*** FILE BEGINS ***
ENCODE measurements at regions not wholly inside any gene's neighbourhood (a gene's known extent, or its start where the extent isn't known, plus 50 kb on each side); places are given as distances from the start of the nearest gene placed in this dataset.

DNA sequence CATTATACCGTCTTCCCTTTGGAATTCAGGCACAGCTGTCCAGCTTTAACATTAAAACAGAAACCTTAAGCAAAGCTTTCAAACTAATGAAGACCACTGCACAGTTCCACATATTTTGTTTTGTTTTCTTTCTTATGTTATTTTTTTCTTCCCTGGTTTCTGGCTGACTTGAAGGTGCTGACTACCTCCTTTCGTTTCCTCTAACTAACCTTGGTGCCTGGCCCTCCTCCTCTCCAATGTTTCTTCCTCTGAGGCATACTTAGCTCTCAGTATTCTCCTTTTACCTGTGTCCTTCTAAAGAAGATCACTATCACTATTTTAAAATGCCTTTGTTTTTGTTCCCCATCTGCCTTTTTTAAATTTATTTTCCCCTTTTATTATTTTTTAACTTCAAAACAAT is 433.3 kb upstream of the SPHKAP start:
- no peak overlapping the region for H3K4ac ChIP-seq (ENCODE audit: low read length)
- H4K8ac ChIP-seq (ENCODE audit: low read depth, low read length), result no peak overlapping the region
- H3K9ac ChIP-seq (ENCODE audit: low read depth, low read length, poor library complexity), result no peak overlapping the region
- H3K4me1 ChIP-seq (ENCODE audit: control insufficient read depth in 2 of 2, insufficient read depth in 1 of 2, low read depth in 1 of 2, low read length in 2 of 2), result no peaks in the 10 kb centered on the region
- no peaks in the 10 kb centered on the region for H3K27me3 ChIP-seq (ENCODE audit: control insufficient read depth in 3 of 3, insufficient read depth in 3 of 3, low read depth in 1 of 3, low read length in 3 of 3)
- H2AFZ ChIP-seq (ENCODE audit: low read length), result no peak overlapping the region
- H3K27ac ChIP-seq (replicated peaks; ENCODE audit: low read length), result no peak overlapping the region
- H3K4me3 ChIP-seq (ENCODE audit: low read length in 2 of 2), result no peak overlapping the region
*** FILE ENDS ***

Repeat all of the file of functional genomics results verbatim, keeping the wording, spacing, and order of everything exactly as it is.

ENCODE measurements at regions not wholly inside any gene's neighbourhood (a gene's known extent, or its start where the extent isn't known, plus 50 kb on each side); places are given as distances from the start of the nearest gene placed in this dataset.

DNA sequence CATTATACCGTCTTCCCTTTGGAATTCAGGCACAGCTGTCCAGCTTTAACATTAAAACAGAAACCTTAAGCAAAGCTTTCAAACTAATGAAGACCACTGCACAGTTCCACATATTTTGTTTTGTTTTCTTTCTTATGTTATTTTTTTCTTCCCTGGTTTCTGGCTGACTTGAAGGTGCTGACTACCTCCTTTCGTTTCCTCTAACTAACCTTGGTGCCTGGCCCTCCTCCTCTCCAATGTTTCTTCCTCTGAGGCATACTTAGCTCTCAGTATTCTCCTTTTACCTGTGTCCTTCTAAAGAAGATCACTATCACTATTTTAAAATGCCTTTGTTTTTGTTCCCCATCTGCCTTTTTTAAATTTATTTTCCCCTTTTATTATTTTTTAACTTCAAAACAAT is 433.3 kb upstream of the SPHKAP start:
- no peak overlapping the region for H3K4ac ChIP-seq (ENCODE audit: low read length)
- H4K8ac ChIP-seq (ENCODE audit: low read depth, low read length), result no peak overlapping the region
- H3K9ac ChIP-seq (ENCODE audit: low read depth, low read length, poor library complexity), result no peak overlapping the region
- H3K4me1 ChIP-seq (ENCODE audit: control insufficient read depth in 2 of 2, insufficient read depth in 1 of 2, low read depth in 1 of 2, low read length in 2 of 2), result no peaks in the 10 kb centered on the region
- no peaks in the 10 kb centered on the region for H3K27me3 ChIP-seq (ENCODE audit: control insufficient read depth in 3 of 3, insufficient read depth in 3 of 3, low read depth in 1 of 3, low read length in 3 of 3)
- H2AFZ ChIP-seq (ENCODE audit: low read length), result no peak overlapping the region
- H3K27ac ChIP-seq (replicated peaks; ENCODE audit: low read length), result no peak overlapping the region
- H3K4me3 ChIP-seq (ENCODE audit: low read length in 2 of 2), result no peak overlapping the region